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Natural History of the Mammalia of India and Ceylon - by Robert A. Sterndale F.R.G.S., F.Z.S. (1884)

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This is also the genus Murina of Gray. Dr. Dobson explains his acceptance of the former term in the following way: that he first accepted Murina on the score of priority in a paper showing that Harpiocephalus and Murina must be united in a single genus; but finding afterwards that Gray had founded Murina on a specimen of what he believed to be Vesp. suillus (Temm.), but which was in reality a specimen of a very different species from Darjeeling, belonging to the same section of the genus as Vespertilio harpia (Temm.) the type of his genus Harpiocephalus, it remained therefore either to discard both names or to retain Harpiocephalus, in which course he was supported by Professor Peters, to whom he mentioned the facts.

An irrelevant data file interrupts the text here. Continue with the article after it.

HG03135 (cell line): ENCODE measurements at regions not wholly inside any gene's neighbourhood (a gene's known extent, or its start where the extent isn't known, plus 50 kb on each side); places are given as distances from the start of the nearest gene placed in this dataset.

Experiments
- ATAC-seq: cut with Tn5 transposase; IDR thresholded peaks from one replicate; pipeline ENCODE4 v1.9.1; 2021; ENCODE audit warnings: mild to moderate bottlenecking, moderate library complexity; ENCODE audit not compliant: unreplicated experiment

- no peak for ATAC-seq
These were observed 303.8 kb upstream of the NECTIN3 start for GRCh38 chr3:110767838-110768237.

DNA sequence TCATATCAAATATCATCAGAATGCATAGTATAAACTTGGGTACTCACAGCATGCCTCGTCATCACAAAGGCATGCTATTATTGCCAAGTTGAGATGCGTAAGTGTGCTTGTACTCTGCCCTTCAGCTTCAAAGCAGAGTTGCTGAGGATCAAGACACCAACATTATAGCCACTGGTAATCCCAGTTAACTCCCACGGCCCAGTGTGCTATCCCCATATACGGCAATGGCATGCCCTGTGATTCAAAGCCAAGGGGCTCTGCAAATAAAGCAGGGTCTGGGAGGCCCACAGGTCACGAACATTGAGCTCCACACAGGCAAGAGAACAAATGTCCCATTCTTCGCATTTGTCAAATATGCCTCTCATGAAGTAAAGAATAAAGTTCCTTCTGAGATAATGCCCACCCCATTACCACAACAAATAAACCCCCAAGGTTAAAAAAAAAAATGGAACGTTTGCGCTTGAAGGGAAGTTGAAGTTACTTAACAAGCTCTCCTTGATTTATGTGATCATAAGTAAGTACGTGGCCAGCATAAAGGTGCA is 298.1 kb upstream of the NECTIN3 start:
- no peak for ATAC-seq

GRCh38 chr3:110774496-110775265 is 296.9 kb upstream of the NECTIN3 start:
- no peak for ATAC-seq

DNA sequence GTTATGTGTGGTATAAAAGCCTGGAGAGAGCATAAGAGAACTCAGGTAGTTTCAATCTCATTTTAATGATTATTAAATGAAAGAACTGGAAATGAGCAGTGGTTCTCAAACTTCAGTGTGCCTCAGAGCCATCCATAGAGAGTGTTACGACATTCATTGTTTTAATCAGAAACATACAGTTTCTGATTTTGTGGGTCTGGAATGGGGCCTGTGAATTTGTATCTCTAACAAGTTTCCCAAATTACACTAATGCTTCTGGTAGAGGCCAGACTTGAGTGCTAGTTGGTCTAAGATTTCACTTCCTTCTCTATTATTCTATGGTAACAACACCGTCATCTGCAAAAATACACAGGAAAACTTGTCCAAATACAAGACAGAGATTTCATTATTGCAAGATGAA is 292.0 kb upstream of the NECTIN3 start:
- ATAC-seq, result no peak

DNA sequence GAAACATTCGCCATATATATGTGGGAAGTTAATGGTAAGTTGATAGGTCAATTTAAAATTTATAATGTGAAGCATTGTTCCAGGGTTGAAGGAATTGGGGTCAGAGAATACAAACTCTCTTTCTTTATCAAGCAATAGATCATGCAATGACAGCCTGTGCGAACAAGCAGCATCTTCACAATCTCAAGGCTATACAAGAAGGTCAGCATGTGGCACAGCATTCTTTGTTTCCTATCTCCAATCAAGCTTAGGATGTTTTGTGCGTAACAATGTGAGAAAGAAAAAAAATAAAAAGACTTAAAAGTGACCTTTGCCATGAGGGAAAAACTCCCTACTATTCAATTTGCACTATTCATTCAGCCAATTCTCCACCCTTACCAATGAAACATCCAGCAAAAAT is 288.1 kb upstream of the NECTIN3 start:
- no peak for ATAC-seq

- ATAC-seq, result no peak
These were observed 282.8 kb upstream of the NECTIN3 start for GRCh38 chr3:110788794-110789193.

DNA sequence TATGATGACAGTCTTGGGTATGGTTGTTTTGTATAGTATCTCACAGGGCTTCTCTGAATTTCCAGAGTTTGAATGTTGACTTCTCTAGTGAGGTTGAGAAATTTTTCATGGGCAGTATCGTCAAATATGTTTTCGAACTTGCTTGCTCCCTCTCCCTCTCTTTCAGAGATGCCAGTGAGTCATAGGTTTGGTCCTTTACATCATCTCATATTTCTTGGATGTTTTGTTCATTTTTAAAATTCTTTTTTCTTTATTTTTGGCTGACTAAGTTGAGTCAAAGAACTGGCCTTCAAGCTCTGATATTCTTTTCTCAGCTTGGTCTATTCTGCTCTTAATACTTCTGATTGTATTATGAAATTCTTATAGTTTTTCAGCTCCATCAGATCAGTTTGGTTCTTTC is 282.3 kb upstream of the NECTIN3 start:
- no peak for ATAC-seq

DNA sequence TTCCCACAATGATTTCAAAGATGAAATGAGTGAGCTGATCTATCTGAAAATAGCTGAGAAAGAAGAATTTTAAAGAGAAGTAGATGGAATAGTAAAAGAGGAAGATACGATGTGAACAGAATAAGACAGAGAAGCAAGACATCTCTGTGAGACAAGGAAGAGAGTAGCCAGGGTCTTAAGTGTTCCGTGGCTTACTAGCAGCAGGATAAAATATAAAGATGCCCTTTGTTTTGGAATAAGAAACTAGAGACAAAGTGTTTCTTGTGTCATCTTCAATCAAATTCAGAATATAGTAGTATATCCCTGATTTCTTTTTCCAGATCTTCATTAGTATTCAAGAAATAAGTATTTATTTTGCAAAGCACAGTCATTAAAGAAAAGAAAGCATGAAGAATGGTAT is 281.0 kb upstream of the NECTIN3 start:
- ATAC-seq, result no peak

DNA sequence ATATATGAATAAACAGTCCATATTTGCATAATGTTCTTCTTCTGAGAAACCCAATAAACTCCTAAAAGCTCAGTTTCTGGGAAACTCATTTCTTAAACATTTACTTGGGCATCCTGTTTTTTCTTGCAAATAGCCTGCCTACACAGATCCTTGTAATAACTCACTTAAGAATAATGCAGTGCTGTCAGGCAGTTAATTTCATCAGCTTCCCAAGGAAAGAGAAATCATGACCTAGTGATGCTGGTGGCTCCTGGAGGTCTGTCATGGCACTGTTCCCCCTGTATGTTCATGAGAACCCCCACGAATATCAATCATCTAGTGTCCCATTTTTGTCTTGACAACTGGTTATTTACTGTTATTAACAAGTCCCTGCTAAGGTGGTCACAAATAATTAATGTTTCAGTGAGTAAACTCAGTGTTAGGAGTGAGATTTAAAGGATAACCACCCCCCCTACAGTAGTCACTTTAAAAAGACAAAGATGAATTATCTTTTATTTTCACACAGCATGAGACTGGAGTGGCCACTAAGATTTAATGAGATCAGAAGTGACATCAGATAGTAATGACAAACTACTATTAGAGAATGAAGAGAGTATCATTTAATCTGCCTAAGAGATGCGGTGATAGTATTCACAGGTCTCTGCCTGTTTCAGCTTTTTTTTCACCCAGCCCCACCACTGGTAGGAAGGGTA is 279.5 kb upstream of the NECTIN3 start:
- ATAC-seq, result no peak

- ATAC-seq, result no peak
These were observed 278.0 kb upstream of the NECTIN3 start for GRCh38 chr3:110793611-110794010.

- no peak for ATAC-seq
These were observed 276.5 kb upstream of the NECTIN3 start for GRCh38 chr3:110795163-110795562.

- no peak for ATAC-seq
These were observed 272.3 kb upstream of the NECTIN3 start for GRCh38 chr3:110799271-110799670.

Horsfield's genus Lasiurus is included in this one, though Jerdon considers it distinct from Murina.

Muzzle elongated, conical; nostrils prominent, tubular; produced beyond the upper lip, opening laterally or sublaterally, emarginate between; crown of the head scarcely raised above the face line; ears thin, generally covered with glandular papillæ; tragus long, attenuated towards the tip, and inclined outwards; thumb very large, with a large, strongly curved claw; wings around interfemoral membrane very hairy.—Dobson.

Dentition: Inc., 2—2/6; can. 1—1/1—1; premolars, 2—2/2—2; molars, 3—3/3—3.

Lasiurus Pearsonii (Horsfield) (Jerdon's No. 50).

HABITAT.—Darjeeling and Khasia hills.